Slacking their way to big deals
It’s been quite a month for Slack and since we’ve been working on a lot of Microsoft features (Bing and Teams) we would be remiss if we didn’t talk a little bit about this amazing Q1 Slack is having.
In case you missed it, Slack’s stock ($WORK) is up over 30% in the past month. So what happened?
Let’s start at the beginning… Slack went with a non-traditional public offering, a DPO rather than an IPO. After a decent start, their stock price really took a hit after their first quarter earnings revealed lackluster numbers, slowing revenue growth, failure to disclose some key financials, and, if that wasn’t enough, legit competition from Microsoft. (read more here)
Never fear! Just when we thought Microsoft might own corporate enterprise deals, thereby religating Slack to mid-market and SMB’s, they went ahead and signed two whoppers: Uber and IBM. It’s not just big blue for Slack, it’s Uber Blue!
- Slack spikes 8% after Uber decides to use the chat app for its 38,000 employees.
- Slack +14.6% as IBM becomes largest-ever customer
To be sure, Slack continues to face intense competition from Microsoft. We’ve seen this first hand in the marketing agency arena where large advertising firms like Dentsu and GroupM are pushing MS Teams in and Slack out. Meanwhile, almost all independent agencies are not only on Slack, but many run their entire business through Slack.
This isn’t, and shouldn’t, be surprising as this is the same tactic Microsoft used when it was caught off guard by Netscape in the 90’s. The only difference is that MS Team is a decent product whereas Internet Explorer was garbage. The parallels don’t end there…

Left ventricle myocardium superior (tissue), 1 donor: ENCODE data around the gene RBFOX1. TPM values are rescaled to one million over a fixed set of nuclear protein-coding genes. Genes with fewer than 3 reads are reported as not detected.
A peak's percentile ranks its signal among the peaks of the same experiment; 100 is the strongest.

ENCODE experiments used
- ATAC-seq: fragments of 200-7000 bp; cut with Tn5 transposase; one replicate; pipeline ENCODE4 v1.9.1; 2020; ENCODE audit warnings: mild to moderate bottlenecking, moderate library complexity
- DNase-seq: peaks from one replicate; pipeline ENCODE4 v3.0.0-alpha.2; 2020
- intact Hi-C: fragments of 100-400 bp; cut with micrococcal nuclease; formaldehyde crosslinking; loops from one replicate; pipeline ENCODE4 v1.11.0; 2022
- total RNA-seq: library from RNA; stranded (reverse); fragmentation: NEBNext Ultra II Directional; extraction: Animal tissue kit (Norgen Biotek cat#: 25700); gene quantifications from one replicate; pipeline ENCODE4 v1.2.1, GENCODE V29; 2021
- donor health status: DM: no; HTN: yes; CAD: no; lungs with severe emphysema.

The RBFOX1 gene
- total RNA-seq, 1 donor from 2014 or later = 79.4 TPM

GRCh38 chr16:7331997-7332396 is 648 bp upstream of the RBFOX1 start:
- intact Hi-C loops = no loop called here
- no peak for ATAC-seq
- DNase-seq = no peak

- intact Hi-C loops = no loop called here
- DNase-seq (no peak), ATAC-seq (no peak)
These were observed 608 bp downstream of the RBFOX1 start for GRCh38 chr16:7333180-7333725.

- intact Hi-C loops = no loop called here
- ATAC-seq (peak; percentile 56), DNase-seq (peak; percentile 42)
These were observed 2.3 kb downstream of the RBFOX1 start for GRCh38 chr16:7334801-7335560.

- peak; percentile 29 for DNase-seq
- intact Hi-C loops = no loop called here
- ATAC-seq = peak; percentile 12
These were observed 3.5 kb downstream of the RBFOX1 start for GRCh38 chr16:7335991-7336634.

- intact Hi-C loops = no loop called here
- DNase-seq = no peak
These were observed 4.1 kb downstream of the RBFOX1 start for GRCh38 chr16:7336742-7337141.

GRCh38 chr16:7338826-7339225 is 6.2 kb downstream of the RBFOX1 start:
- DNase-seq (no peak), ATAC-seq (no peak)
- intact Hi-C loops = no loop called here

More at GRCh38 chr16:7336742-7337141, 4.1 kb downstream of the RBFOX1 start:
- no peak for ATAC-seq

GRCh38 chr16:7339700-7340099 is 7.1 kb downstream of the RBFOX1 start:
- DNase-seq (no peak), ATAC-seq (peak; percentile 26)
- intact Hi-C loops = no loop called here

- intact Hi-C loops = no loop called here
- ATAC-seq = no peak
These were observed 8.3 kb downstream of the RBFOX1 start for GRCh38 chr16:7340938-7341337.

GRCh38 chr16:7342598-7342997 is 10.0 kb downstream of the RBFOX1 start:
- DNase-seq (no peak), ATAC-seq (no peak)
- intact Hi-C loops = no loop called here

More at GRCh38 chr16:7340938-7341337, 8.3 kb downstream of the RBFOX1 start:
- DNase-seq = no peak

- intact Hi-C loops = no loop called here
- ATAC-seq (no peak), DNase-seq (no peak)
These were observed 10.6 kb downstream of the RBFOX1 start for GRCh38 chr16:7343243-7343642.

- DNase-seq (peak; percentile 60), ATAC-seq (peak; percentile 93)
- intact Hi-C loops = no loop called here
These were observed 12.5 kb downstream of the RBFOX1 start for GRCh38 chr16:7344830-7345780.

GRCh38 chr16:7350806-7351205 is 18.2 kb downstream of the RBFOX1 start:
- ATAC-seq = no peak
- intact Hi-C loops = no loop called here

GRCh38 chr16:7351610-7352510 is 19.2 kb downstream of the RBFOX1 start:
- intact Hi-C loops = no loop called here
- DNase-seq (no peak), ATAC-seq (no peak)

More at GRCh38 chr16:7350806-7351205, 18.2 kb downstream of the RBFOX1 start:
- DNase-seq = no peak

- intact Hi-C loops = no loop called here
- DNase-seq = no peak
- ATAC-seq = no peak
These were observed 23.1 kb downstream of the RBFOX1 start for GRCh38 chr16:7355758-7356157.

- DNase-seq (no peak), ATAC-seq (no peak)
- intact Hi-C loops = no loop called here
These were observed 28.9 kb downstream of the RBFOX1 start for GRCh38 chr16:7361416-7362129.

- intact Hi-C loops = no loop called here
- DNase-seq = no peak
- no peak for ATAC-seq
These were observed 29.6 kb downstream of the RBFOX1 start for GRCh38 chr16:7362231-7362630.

Parallels with Facebook
I’ve talked about this in the past, but I continue to sense so many parallels between today’s rise of Slack and that of Facebook a decade earlier. I have been fortunate to work with both companies during their early growth and maturity and it’s eerie how similar they both feel.
Facebook changed how we interact socially.
Slack is changing how we work professionally.
And when a new medium disrupts the status quo as quickly as a Facebook or a Slack there is an inevitable blowback. I remember in the early days of Facebook Marketing I heard the same things over and over: “It’s a fad”, “It’s MySpace 2.0”, “I don’t use it, only the kids do.”
That sounds a lot like what I hear about Slack lately. “Email is never going to die.”, “Only the developers use Slack.”, “I don’t get it.”
Well when hundreds of thousands of employees at IBM get it, I think it is safe to assume that you should get Slack too, or at least what Slack (and MS Teams) represent: A generational shift in how we do business.
And if that wasn’t enough, compare the first 2 quarters of trading between $FB and $WORK 👇
Is Slack the next Facebook? Who knows, but one thing I can say for certain is that messaging platforms are every bit as transformational as the browser, the smartphone and the social network.
Exciting times! We have lots of additional company and product updates this month which you can read below.
Until next time!
P.S. Did you get the Marketer’s Guide To Last Mile Analytics??
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